The Iterator Protocol


When you want to use a user-defined type in a range-based for-loop, your user-defined type has to implement the Iterator Protocol.


Here is the question I want to answer: What interface must a user-defined type support to be usable in a range-based for-loop.

Requirements of a Range-Based for-Loop

Let me start with a simple experiment and use  std::array in C++ Insights. Here is a simple example:

// iteratorProtocol.cpp

#include <array>

int main() {
    std::array<int, 5> myArr{1, 2, 3, 4, 5};
    for (auto a: myArr) a;


C++ Insights creates the following code out of it:

#include <array>

int main()
  std::array<int, 5> myArr = {{1, 2, 3, 4, 5}};
    std::array<int, 5> & __range1 = myArr;
    int * __begin1 = __range1.begin();
    int * __end1 = __range1.end();
    for(; __begin1 != __end1; ++__begin1) {
      int a = *__begin1;
  return 0;


Let me write it more generally: When you use a range-based for-loop (for(range_declaration : range_expression)), the compiler creates the following code:

  auto && __range = range_expression ;
  auto __begin = begin_expr;      
  auto __end = end_expr;          
  for (;__begin != __end; ++__begin) {
    range_declaration = *__begin;


I marked the essential parts in red:

  • begin_expr and end_expr: return an iterator object

  • Iterator object
    • operator++: incrementing the iterator
    • operator*: dereferencing the iterator and accessing the current element
    • operator!=: comparing the iterator with another iterator

begin_expr and end_expr call the essential begin and end on the range_expression. begin and end could either be member functions or free functions on range_expression.

Let me apply the theory and create a number generator.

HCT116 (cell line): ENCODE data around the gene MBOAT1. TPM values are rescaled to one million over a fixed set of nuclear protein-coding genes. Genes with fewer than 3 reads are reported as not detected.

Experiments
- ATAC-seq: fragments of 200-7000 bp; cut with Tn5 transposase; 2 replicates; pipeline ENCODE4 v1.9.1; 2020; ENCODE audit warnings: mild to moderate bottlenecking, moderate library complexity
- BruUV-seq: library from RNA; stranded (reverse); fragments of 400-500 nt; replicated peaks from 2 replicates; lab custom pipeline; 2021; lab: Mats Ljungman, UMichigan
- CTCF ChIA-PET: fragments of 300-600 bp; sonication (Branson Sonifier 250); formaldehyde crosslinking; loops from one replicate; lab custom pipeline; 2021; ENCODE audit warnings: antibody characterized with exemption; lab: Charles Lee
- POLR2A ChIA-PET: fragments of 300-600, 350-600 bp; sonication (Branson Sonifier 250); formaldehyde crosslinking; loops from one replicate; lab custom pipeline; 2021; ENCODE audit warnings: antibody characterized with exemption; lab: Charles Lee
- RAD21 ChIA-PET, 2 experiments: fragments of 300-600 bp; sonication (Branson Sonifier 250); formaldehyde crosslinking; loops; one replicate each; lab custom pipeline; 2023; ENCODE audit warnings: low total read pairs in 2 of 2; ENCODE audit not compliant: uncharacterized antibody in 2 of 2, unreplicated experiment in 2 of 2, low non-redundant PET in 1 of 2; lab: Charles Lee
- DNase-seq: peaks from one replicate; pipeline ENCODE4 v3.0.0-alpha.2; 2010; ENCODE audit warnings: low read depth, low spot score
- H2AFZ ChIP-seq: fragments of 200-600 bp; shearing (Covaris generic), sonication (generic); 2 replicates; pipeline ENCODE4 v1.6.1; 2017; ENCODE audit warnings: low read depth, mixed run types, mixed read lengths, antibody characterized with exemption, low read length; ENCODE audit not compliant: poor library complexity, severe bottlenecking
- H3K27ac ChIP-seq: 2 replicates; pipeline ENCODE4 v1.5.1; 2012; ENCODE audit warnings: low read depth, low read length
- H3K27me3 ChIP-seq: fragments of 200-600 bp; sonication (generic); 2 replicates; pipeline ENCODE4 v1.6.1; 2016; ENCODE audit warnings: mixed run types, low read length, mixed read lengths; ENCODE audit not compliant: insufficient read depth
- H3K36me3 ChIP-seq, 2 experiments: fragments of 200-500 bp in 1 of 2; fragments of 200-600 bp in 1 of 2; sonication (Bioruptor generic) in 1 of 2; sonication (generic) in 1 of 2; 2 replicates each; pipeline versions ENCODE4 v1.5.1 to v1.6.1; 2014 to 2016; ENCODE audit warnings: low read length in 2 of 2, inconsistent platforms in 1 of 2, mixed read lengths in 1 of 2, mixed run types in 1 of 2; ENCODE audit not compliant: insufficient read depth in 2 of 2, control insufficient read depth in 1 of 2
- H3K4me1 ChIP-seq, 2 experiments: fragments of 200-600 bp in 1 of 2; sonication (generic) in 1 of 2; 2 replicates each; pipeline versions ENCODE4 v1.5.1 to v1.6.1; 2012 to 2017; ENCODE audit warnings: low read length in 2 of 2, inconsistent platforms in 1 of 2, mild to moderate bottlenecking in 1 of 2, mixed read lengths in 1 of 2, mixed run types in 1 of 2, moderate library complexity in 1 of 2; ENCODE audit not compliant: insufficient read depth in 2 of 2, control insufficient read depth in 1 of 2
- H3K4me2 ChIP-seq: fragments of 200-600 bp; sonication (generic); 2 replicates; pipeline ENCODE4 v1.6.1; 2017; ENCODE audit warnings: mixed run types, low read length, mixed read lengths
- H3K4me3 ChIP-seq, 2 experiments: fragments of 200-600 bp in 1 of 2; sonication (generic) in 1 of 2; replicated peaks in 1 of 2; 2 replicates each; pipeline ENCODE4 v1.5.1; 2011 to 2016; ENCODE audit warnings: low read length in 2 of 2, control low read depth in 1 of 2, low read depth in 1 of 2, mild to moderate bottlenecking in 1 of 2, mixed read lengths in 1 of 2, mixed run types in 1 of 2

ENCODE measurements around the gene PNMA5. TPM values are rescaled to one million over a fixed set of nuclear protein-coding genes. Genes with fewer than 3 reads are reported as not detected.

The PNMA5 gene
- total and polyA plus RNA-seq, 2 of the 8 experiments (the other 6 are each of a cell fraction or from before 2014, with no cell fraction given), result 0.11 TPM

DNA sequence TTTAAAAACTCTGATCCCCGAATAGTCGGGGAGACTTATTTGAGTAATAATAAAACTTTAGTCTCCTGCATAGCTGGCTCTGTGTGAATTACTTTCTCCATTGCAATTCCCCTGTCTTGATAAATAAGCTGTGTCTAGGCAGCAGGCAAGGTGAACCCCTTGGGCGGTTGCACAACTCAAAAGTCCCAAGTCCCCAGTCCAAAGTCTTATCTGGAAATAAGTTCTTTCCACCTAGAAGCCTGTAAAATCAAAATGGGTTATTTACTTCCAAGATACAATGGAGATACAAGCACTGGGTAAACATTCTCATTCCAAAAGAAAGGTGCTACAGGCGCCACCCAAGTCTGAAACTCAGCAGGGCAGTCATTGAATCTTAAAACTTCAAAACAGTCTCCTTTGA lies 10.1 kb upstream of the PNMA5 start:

A Generator

My first implementation supports the Iterator Protocol

The Iterator Protocol

The following class Generator supports the elementary Iterator Protocol.

// iterator.cpp

#include <iostream>

class Generator {
    int begin_{};
    int end_{};

    Generator(int begin, int end) : begin_{begin}, end_{end} {}

    class Iterator {
        int value_{};
        explicit Iterator(int pos) : value_{pos} {}

        int operator*() const { return value_; }           // (3)

        Iterator& operator++() {                           // (4)
            return *this;

        bool operator!=(const Iterator& other) const {      // (5)
            return value_ != other.value_;

    Iterator begin() const { return Iterator{begin_}; }     // (1)
    Iterator end() const { return Iterator{end_}; }         // (2)

int main() {

   std::cout << '\n';
   Generator gen{100, 110};
   for (auto v : gen) std::cout << v << " ";

   std::cout << "\n\n";



The class Generator has member functions begin and end, (lines 1 and 2) returning iterator objects, initialized with begin_ and end_. begin_ and end_ stand for the range of created numbers. Let me analyze the inner class Iterator which keeps track of the generated numbers:

  • operator* returns the current value
  • operator++ increments the current value
  • operator!= compares the current value with the end_ marker.

Finally, here is the output of the program:



Let me generalize the iterator returned by begin() and end() and make it a forward iterator. Afterward, the class Generator can be used in most of the algorithms of the Standard Template Library. To put it differently, the unordered associative containers support a forward iterator.


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A Forward Iterator

The following improved Generator has an inner class Iterator that is a forward iterator.


// forwardIterator.cpp

#include <iostream>